In April 2021, the City Council passed a bill (39-8) to make the Open Streets program permanent, and the bill was signed by Mayor de Blasio in May. The program is overseen either by the NYC Department of Transportation or by individual community organizations and partners. But the program is not without critics: in car-dependent communities where public transportation options are limited, closing off streets causes trouble for residents who need to find alternate routes in their daily travel routines. In denser communities, curbside structures can also cause even more traffic congestion than the city already had.
Future of outdoor dining, considering the change in NYC leadership
The future of outdoor dining in New York City is unclear. In September 2020, Mayor de Blasio announced a move to make the current outdoor dining regulations permanent; however, the new administration that will begin in 2022 is not guaranteed to be so supportive. Governor Cuomo signed an executive order allowing restaurants to set up on sidewalks and streets to continue for another year, but the practice still will have to be addressed again next year. New Yorkers have grown accustomed to the option of outdoor dining year-round, and restaurant owners have invested a large amount of time and money into creating a comfortable al fresco environment for customers (who doesn’t want to win an Alfresco Award?). Ending such a popular program would be difficult for a brand-new Mayor to accomplish without drawing criticism.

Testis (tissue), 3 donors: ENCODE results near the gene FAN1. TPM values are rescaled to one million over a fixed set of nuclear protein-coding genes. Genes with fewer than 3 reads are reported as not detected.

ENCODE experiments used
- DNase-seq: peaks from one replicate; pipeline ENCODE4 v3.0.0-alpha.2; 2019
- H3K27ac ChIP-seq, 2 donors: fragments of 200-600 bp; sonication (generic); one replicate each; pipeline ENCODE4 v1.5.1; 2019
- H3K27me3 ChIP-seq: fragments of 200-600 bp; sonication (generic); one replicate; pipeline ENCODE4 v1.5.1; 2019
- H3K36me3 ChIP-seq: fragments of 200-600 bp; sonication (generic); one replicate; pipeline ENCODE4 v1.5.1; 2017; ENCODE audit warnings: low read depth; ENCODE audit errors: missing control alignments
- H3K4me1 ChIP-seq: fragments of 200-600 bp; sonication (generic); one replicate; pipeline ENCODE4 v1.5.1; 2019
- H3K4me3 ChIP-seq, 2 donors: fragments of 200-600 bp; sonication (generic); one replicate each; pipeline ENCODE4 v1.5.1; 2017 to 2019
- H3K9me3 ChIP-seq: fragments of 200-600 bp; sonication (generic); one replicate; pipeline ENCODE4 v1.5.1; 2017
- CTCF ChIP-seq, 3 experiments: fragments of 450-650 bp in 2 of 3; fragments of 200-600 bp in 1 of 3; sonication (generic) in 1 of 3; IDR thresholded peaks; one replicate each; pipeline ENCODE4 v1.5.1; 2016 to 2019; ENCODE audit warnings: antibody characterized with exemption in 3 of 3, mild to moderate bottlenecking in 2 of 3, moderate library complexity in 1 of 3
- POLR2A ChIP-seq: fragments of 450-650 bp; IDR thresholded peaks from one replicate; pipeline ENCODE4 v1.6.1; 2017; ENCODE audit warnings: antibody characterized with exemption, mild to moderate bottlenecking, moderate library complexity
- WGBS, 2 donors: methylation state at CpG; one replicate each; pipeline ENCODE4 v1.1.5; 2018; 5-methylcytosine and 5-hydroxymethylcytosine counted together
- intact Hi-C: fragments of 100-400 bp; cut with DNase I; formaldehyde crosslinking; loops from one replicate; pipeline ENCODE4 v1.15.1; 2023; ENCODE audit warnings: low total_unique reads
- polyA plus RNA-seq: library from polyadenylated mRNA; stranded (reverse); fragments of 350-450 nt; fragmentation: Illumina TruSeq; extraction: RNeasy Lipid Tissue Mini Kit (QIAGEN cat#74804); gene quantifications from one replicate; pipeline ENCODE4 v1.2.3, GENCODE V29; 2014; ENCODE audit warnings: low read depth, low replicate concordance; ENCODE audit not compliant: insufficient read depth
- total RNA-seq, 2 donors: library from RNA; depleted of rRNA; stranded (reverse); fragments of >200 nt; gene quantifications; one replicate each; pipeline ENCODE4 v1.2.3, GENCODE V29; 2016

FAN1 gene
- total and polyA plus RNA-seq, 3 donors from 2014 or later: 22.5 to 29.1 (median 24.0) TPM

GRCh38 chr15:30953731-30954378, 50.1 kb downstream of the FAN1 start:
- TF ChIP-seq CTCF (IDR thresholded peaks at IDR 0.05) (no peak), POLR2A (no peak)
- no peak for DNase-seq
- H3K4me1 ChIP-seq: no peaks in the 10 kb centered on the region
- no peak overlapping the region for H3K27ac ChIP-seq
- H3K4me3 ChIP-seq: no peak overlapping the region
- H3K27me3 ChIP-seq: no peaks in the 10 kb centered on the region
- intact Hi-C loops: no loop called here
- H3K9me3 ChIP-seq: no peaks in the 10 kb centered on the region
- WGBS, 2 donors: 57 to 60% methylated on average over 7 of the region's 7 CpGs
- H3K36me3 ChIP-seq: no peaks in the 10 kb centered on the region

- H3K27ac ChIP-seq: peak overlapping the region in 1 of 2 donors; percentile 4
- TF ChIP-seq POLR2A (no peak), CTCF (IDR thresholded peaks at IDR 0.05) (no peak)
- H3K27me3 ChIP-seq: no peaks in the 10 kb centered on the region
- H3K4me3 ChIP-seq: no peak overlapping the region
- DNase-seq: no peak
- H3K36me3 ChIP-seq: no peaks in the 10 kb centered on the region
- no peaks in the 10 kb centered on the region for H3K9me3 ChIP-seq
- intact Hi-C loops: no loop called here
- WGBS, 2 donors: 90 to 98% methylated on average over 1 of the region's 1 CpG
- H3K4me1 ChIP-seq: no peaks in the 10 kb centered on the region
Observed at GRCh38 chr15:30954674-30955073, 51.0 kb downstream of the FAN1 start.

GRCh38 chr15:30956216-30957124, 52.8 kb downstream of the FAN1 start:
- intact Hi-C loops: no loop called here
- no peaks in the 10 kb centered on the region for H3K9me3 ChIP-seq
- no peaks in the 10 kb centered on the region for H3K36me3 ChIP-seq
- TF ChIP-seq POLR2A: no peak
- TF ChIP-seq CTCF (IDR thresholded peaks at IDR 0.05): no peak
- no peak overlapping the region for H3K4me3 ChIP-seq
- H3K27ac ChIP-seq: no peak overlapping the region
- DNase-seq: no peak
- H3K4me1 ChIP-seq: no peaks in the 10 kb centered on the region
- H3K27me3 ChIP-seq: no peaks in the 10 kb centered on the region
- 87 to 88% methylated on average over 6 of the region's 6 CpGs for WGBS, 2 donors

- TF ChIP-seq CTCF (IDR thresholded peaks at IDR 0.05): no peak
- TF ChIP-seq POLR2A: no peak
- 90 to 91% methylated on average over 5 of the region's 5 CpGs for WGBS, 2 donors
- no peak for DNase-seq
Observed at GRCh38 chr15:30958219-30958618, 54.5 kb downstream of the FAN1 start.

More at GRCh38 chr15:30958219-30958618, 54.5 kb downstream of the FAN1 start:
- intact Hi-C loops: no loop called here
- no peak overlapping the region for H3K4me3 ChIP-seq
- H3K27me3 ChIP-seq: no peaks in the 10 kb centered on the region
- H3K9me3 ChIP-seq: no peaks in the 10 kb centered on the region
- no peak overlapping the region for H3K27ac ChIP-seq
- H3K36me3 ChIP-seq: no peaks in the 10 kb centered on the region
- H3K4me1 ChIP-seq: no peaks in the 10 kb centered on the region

That said, however, they also create very real problems. An estimated 8,550 parking spaces (approximately .3% of the total amount of spaces) across the city have been repurposed for al fresco dining. Some New Yorkers, especially those who live above restaurants with curbside patios, complain about the increased noise and decreased street sanitation. And the Open Restaurants program is not free from the inequities that already plague the NYC food system—the ten community districts with the lowest number of restaurants with outdoor seating have higher rates of poverty and more non-White residents than the ten community districts with the highest number of restaurants with outdoor seating.
The COVID-19 pandemic forced the restaurant industry to get creative with constantly-changing safety guidelines, and restaurateurs have proved that they can be flexible. Are curbside sheds here to stay? That remains to be seen, but one thing is certainly true: expanded outdoor dining has fundamentally changed the way New Yorkers experience restaurants, whether or not it remains in its current form over time.
Learn more about the story of outdoor dining
- New York Loves Outdoor Dining. Here’s How to Keep the Romance Alive. (NY Times)
- Is There a Light at the End of the COVID Tunnel for NYC Restaurants? (Civil Eats)
- Reopening America: The Restaurant Sector Must Adapt and Innovate to Survive (Brookings)
- Al Fresco Architecture: How New York’s Streets Have Been Transformed for Outdoor Dining (Architizer)
- The Restaurant Industry in New York City: Tracking the Recovery (Office of the NYS Comptroller)
- The Unrealized Potential of New York City’s Open Streets (Transportation Alternatives)
- Alfresco Awards 2021
- NYC Open Restaurant Locations
- NYC Open Street Locations
- New York City Sidewalk Café Mapper
- Next Phase for Restaurants… Outdoor Bubble Dining (Reopening America)
- Outdoor Dining Keeping Restaurants Afloat, But Has Challenges (Marketplace)
- Where Do Restaurants Go From Here? (Women Who Travel)
- Outdoor Dining Has Arrived (Northforker)
- City Could Dash Outdoor Dining (Voice of San Diego)